As I was commenting on a question from a reader about the recent N. Korean threats against America, I suddenly realized that my family has been involved in Korean politics for hundreds of years! And now, so am I! Is this a coincidence? Or is something else going on?
It all started (as far as my mother told me) with an ancestor who came from China to govern an area of Korea. He was also a scholar who was influential in the formation of the Korean language. That would be during the late 1400’s to the early 1500’s according to my research. He would have been in the Yangban ruling class as they were the only ones allowed to study. My mother would often talk of our family, the Lim family, as being a ‘high family’ in Korea- she would stress the fact that our family had always been highly ‘educated’. And she would brag that ‘Lim’ was a rare name in Korea- that only ‘high’ families were called, ‘Lim’. I never got it when I was little- big deal! Didn’t everyone go to school?? And who cares about a last name! But her statements verify the historical facts of early Korea: they were highly class oriented and aristocratic positions were inherited through the male line. The Chinese only sent royal sons to Korea to rule. A family’s destiny was never changeable- the powerful & rich stayed powerful & rich and the poor remained the poor. My mother’s clear disdain for ‘lower classes’ also speaks to the Korean culture in which she was raised. Additionally, ‘Lim’ is more of a Chinese name than a Korean name- this, too, confirms her story.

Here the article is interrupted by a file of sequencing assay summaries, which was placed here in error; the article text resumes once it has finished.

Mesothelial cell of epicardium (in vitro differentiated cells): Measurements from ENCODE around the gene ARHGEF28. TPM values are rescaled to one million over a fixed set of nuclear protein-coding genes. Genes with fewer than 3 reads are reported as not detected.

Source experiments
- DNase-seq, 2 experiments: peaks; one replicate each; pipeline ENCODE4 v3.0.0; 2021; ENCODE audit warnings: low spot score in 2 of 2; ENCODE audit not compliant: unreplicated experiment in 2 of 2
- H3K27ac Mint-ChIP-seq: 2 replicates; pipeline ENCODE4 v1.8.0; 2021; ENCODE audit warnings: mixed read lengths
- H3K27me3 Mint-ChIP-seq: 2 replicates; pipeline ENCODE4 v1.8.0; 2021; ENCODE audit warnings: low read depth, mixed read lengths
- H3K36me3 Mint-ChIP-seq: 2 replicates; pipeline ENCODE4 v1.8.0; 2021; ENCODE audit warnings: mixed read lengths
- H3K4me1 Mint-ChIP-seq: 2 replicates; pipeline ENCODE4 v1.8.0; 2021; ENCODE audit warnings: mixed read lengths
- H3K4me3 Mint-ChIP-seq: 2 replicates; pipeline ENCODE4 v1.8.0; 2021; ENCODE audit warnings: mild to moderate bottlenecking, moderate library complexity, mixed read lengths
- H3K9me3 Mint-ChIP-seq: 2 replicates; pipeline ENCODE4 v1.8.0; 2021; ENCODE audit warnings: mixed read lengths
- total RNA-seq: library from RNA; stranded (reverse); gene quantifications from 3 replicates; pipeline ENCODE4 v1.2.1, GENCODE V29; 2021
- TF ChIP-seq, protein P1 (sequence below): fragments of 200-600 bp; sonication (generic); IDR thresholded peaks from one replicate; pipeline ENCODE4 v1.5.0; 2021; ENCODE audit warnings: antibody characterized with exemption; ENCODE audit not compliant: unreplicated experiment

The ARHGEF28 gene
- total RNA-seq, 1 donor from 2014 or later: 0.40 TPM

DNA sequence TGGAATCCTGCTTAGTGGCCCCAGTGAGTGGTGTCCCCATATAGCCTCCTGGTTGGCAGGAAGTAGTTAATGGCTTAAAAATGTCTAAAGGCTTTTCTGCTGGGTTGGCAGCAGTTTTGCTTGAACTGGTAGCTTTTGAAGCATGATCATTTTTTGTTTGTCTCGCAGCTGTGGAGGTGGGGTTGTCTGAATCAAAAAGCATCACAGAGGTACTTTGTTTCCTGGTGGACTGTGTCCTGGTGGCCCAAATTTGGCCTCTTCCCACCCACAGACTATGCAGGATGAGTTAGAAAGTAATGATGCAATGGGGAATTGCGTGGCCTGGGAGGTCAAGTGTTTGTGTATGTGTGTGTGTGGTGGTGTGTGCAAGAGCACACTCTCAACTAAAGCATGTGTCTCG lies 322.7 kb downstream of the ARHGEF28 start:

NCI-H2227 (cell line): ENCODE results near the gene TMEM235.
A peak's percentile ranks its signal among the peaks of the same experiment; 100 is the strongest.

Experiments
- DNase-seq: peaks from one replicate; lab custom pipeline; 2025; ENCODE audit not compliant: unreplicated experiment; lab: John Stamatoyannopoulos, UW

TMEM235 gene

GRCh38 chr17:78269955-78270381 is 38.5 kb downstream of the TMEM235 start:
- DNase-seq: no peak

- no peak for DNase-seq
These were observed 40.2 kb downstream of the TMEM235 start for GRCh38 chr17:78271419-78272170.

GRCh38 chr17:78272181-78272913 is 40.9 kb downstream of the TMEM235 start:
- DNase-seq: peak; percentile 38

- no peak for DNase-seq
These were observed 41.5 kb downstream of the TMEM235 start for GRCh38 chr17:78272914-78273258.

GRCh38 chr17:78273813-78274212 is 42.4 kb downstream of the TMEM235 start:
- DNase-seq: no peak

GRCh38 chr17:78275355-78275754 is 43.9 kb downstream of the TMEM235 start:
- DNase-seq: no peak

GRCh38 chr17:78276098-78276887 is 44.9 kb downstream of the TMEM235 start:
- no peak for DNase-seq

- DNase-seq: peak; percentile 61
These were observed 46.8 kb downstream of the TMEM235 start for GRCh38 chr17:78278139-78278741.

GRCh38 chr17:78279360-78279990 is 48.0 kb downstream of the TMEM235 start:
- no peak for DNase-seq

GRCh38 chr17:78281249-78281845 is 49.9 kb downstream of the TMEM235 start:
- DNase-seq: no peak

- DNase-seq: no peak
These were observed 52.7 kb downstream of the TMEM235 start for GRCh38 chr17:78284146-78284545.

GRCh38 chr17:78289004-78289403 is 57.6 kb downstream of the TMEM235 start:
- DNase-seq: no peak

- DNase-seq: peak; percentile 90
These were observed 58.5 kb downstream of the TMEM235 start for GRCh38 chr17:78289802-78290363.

Since him, generations passed which are completely unknown to me. (I wish I had been more curious!) My mother only picked up the story with her own father.
It was simply called Korea then. Korea considered itself the ‘Little Brother’ of China. Like my own ancestor, China sent politicians and scholars to form and educate Korea society. Eventually, however, the Western mentality, via America became popular in Korea- especially in the southern part. It caused a clash of ideology within the Korean population. China had changed too- its revolutions had demolished the aristocracy (of which my ancestor must have been a part) and replaced it with a military communistic regime. Communist Russia stuck its fingers in the Korean pie too. They didn’t like America either.
Like many Korean families, mine had spread to both the North & South of Korea (it’s not a large country). My grandfather remained in the Northern part of Korea- near the current day DMZ. He openly criticized communism and attempted to persuade his community to move toward the Western ideas of government that America represented. Communist China tightened its grip on Korea as they viewed America and the Western mind set to be the enemy of communism. They also suspected (probably rightly) America’s desire to establish military bases to strengthen American influence in Asia- this was shortly after WWII. One peaceful night at home, my family got a knock on the door. My grandfather was dragged from his home and brutally shot.